Stone Newman, the president of global consumer products, worldwide content sales and marketing at Genius Brands International, talks to TV Kids about the new animated preschool series Rainbow Rangers and how it fills a need in programming for young girls.
Last year, Genius Brands International offered up a tease of Rainbow Rangers, and since then, the mission-based action-adventure series for preschool girls has taken flight. The show comes from Rob Minkoff (The Lion King); Shane Morris, co-writer of Frozen; Ruben Aquino, designer for The Little Mermaid and Beauty and the Beast; and Emmy-nominated writer Elise Allen (Dinosaur Train, The Lion Guard, Barbie specials), who is serving as head writer and co-creator. It follows the adventures of seven magical girls from Kaleidoscopia, a fantastical land at the other end of the rainbow. The Rangers are protectors and defenders of the people, animals, resources and natural beauty of Earth, and whenever there’s trouble, they ride a rainbow across the sky to save the day. Each girl represents a different color of the rainbow and boasts her own unique personality and power. Genius Brands’ chairman and CEO, Andy Heyward, serves as executive producer on the series, which seeks to teach viewers the importance of working together.
“We are proudly unveiling Rainbow Rangers,” says Stone Newman, the president of global consumer products, worldwide content sales and marketing at Genius Brands International. He explains that the company’s strategy when creating new IP is to examine key play patterns and segments it can pursue. Newman says Genius Brands looks at “what are the right consumer demographics, and what does Disney have or not have; and not only what don’t they have, but what are they not actively pursuing or pushing? That space is where we try to live. We focus on original IPs that are areas of consumer interest that Disney doesn’t play in.”
The concept for Rainbow Rangers came out of this strategy. Newman explains: “Despite Disney having so much for preschool girls, the properties are all about the princess phenomenon and the princess fantasy, but then there are also shows about real-life aspiration with Doc McStuffins and Sheriff Callie’s Wild West. So, what we saw in the marketplace consistently was how much PAW Patrol was over-indexing with girls, how much The Octonauts was over-indexing with girls. We addressed that by saying, There’s a demand in the marketplace for a non-princess, non-traditional role-play series, and that’s what Rainbow Rangers is. It is a mission-based action-adventure series for little girls. They are first responders, they are showing girls female empowerment and [how to] take charge and work as a team, and it’s something very different from what is out there.”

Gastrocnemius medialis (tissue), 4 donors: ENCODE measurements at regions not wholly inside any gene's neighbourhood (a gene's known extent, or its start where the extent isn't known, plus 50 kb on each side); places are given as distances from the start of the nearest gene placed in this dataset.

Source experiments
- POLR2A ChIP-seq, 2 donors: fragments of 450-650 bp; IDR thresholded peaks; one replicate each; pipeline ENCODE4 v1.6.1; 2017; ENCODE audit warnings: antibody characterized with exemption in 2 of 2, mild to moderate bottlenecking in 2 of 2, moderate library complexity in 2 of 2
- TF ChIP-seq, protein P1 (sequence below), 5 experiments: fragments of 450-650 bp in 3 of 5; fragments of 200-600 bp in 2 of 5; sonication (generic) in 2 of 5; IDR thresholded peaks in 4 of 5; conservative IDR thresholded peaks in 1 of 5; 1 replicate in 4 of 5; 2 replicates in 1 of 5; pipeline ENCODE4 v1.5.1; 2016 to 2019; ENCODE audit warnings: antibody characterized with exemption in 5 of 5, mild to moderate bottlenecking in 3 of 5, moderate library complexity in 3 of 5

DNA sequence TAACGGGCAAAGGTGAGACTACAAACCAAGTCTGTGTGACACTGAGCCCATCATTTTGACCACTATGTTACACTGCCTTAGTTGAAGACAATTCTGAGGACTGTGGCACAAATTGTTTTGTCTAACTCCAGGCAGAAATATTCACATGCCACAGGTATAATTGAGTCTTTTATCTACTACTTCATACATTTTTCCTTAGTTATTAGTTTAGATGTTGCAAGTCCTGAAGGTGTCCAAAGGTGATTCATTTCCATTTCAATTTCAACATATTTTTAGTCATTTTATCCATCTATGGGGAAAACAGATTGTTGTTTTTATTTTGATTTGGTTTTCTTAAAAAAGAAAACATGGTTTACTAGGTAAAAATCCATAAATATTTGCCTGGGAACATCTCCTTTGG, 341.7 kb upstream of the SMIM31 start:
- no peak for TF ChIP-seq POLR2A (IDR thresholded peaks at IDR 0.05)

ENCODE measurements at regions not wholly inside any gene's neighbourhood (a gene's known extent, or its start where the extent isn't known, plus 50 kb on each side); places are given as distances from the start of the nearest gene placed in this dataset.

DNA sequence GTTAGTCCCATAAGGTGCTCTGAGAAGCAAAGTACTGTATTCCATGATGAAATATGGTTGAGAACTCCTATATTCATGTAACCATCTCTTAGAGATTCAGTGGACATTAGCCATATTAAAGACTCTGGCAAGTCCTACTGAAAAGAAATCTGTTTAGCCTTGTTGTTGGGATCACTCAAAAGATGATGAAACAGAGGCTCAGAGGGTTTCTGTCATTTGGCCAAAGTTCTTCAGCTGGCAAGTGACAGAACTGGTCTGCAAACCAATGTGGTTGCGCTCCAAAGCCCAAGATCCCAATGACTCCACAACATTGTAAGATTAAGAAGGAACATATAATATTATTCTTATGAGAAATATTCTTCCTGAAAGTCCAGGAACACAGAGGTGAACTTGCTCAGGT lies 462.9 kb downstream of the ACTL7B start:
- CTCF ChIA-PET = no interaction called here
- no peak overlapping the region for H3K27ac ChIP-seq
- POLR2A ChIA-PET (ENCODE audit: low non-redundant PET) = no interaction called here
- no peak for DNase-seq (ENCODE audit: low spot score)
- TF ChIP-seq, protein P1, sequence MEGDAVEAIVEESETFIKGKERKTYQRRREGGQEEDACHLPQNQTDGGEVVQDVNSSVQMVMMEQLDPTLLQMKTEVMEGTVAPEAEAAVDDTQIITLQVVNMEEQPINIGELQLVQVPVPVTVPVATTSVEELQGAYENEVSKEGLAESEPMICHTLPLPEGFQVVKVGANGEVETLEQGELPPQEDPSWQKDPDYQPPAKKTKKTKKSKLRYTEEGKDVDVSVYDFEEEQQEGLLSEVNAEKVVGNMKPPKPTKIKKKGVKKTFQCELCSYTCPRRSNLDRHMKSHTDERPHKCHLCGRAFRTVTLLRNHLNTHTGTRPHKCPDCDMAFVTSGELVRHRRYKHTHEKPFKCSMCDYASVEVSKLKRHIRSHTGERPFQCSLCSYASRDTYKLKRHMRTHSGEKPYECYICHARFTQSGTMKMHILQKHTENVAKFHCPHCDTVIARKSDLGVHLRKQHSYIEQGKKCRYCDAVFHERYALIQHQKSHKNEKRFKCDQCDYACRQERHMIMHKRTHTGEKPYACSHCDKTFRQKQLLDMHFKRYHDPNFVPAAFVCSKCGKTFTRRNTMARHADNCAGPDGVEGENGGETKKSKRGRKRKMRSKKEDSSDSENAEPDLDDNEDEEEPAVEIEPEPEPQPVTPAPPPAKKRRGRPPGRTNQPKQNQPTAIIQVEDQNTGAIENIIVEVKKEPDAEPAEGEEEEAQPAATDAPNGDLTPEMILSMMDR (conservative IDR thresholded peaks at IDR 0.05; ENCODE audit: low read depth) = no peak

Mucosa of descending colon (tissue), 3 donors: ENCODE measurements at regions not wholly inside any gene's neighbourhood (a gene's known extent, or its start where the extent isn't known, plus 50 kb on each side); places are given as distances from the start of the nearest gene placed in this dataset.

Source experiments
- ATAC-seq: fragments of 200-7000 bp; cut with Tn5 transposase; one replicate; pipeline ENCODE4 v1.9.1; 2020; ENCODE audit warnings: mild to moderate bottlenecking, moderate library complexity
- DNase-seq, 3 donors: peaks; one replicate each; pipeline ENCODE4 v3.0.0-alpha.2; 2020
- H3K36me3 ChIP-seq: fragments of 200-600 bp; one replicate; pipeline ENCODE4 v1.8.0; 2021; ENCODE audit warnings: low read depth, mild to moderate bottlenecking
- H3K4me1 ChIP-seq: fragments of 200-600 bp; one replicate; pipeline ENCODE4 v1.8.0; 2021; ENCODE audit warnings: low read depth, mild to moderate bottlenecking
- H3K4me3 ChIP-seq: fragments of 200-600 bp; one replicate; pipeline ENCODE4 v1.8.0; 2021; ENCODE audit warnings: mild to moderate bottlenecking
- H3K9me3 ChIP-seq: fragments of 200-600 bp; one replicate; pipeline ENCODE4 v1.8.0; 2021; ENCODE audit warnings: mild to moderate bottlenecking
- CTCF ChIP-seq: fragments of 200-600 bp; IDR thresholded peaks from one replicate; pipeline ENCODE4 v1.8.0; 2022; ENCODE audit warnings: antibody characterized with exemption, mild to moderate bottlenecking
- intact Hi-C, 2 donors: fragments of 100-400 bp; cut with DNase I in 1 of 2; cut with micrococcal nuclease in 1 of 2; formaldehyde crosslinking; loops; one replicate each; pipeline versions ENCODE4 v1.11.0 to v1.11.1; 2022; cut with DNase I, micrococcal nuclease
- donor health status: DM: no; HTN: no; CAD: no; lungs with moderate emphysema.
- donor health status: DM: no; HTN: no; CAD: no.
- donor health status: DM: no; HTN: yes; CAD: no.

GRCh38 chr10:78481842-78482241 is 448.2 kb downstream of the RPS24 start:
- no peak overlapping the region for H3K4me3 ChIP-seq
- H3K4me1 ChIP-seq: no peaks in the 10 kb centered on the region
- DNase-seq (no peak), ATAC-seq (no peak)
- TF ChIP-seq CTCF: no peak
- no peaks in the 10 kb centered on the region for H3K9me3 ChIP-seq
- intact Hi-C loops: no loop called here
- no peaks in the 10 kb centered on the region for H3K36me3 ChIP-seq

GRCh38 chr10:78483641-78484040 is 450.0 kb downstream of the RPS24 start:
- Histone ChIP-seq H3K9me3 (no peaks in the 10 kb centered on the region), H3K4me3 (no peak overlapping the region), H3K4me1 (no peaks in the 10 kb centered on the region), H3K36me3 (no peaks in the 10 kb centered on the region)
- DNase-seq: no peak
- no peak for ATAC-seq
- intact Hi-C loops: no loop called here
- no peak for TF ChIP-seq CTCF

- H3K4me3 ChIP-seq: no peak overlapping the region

He adds, “That’s why, from broadcasters like Nickelodeon and toy companies like Mattel, and apparel companies like Bentex and everyone else in the market that we’ve shared it with, it’s been received so extremely well.”
Indeed, Nickelodeon has licensed exclusive broadcast rights for season one of the CGI-animated series in the U.S. and Caribbean Basin. It is expected to air on Nickelodeon’s preschool channel, Nick Jr., next year.
According to Newman, Genius Brands has also built “a comprehensive U.S. licensing program already,” with Mattel’s Fisher-Price as global master toy partner for the brand. Additionally, The Bentex Group is on board for Rainbow Rangers apparel, while Jay Franco is working on bedding and home décor. H.E.R. Accessories will be creating new branded accessories.
Newman adds: “By the time we get to BLE, I anticipate that we’ll have upwards of 20 licensees for the U.S., and with the level of interest we’re now seeing from the European broadcast marketplace, we’ve accelerated our plans and are looking to launch a licensing program for Rainbow Rangers in Europe coinciding with the launch in the U.S.”